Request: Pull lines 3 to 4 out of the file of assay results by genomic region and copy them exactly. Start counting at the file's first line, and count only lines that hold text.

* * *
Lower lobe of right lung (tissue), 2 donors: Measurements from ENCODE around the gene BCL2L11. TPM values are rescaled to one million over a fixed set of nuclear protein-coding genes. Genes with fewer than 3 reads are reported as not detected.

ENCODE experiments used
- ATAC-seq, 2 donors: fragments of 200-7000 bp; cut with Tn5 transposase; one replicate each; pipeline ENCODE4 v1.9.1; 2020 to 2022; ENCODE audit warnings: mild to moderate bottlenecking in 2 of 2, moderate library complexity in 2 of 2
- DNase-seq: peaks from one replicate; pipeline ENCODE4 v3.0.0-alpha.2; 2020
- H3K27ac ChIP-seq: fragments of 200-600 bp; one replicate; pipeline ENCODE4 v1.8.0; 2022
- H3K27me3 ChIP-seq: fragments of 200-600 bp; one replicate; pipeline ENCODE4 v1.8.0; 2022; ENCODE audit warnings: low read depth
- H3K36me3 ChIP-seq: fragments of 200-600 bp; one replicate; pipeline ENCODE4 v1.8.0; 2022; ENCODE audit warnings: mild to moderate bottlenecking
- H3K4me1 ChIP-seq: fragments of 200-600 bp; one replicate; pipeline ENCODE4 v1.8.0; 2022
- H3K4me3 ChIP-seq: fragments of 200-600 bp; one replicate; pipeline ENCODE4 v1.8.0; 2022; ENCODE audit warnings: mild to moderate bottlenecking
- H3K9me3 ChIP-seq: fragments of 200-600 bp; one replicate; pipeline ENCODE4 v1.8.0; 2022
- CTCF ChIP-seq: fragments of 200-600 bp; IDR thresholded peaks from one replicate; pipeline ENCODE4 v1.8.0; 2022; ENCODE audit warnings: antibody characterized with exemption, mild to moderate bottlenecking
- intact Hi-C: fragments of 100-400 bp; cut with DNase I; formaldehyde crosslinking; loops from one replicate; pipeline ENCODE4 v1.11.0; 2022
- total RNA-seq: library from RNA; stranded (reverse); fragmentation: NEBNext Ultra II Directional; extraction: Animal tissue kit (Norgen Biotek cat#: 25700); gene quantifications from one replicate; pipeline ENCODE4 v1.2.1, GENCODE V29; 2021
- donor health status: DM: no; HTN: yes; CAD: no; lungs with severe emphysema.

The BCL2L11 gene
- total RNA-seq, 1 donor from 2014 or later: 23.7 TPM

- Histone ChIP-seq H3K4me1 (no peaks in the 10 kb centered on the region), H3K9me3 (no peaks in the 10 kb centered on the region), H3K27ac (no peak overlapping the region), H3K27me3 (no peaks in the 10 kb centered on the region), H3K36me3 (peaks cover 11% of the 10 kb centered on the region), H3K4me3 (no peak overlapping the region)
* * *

- ATAC-seq, 2 donors: fragments of 200-7000 bp; cut with Tn5 transposase; one replicate each; pipeline ENCODE4 v1.9.1; 2020 to 2022; ENCODE audit warnings: mild to moderate bottlenecking in 2 of 2, moderate library complexity in 2 of 2
- DNase-seq: peaks from one replicate; pipeline ENCODE4 v3.0.0-alpha.2; 2020